# Talk:MapReduce as a monad

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Because the key point is that both Map and Reduce can be seen as monadic functions, and so then MapReduce is just a matter of repeated bind operations. Think of it as a generalised State monad. [[User:Julianporter|julianporter]] 21:16, 2 April 2011 (UTC) | Because the key point is that both Map and Reduce can be seen as monadic functions, and so then MapReduce is just a matter of repeated bind operations. Think of it as a generalised State monad. [[User:Julianporter|julianporter]] 21:16, 2 April 2011 (UTC) | ||

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+ | Having read this article, and having had some experience with Hadoop, I wonder... | ||

+ | First, these parameterized monads that you use, is there a categorical interpretation of these? Sure one can talk about bifunctors... but is this the case here? | ||

+ | Second, apart from partitioning, which seems to be crucial for any mapreduce, and which is kind of hard to formalize categorically (we have to, though), the big difference from monoids is that while in a monoid we do have a neutral element, and expect an empty dataset to produce that neutral element (see, e.g. the "two-page explanation" by Fokkinga), I honestly do not see how one can do anything like that if you deal with monads. E.g. in your word count, I could not see how it will produce 0 on an empty dataset - will it? It is a big issue, I'm afraid. | ||

+ | [[User:Vlad Patryshev|Vlad Patryshev]] 05:43, 26 December 2011 (UTC) |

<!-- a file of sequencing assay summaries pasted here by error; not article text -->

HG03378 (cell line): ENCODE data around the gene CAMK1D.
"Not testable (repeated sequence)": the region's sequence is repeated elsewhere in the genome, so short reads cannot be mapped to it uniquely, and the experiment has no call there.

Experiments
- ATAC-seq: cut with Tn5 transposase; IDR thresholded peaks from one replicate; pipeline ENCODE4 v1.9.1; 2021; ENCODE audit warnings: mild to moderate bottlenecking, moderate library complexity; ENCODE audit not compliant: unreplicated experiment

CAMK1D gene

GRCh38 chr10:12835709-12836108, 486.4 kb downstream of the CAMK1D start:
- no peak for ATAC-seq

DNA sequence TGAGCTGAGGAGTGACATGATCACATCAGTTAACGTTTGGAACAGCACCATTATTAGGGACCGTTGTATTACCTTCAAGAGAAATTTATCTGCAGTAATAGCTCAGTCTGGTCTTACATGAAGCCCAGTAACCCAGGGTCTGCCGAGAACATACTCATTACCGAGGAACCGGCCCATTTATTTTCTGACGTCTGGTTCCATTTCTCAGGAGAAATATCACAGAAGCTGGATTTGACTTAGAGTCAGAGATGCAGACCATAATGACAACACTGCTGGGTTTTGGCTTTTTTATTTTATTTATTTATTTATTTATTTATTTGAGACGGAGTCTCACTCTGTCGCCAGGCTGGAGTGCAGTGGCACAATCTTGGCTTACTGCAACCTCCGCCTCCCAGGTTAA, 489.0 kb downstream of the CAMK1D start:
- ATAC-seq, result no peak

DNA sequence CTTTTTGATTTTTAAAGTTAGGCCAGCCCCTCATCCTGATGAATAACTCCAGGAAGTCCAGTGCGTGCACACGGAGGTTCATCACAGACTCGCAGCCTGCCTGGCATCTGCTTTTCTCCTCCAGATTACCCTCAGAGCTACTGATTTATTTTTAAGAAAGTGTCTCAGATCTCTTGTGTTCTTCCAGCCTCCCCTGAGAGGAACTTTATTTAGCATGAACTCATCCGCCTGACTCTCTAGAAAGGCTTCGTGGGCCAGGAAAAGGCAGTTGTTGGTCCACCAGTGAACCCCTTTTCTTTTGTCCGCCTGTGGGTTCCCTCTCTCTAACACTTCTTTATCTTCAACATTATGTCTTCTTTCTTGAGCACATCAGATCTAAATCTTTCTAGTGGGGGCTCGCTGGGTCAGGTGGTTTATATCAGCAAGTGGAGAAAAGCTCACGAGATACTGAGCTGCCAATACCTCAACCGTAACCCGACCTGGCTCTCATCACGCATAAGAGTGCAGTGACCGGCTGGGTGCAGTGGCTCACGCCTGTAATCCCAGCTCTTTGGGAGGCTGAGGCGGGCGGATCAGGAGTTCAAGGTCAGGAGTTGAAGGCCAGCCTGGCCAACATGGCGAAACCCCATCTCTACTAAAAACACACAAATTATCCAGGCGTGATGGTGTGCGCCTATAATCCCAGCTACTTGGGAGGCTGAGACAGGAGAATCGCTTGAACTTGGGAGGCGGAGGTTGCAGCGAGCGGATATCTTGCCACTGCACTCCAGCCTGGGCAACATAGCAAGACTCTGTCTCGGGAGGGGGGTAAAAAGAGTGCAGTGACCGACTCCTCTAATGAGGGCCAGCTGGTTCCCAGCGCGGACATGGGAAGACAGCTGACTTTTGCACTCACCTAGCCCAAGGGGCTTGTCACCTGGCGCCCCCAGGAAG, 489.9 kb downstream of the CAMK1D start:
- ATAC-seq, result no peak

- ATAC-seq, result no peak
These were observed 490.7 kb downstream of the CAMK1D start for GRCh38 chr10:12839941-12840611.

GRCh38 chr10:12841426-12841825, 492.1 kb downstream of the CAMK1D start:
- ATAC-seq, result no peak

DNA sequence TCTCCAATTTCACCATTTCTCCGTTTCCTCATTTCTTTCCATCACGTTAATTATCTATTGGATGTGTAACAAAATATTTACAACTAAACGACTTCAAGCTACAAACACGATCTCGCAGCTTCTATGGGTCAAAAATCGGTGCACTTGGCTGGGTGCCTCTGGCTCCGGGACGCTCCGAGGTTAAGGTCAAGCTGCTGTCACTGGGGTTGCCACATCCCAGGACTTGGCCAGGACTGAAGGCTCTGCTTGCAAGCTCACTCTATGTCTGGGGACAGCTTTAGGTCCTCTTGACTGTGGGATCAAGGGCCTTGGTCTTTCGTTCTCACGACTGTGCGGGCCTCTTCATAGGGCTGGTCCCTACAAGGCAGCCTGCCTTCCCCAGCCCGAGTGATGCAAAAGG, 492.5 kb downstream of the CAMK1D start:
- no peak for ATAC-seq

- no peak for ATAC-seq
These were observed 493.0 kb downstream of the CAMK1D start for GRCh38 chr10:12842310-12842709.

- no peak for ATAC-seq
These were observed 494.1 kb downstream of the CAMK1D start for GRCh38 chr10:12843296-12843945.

## Latest revision as of 05:43, 26 December 2011

## [edit] Monads

Why is it mapreduce as a *monad*? Map just requires Functor, and reduce sounds like `mappend`, so it'd just be MapReduce as a monoid. --Gwern 20:31, 2 April 2011 (UTC)

Because the key point is that both Map and Reduce can be seen as monadic functions, and so then MapReduce is just a matter of repeated bind operations. Think of it as a generalised State monad. julianporter 21:16, 2 April 2011 (UTC)

Having read this article, and having had some experience with Hadoop, I wonder... First, these parameterized monads that you use, is there a categorical interpretation of these? Sure one can talk about bifunctors... but is this the case here? Second, apart from partitioning, which seems to be crucial for any mapreduce, and which is kind of hard to formalize categorically (we have to, though), the big difference from monoids is that while in a monoid we do have a neutral element, and expect an empty dataset to produce that neutral element (see, e.g. the "two-page explanation" by Fokkinga), I honestly do not see how one can do anything like that if you deal with monads. E.g. in your word count, I could not see how it will produce 0 on an empty dataset - will it? It is a big issue, I'm afraid. Vlad Patryshev 05:43, 26 December 2011 (UTC)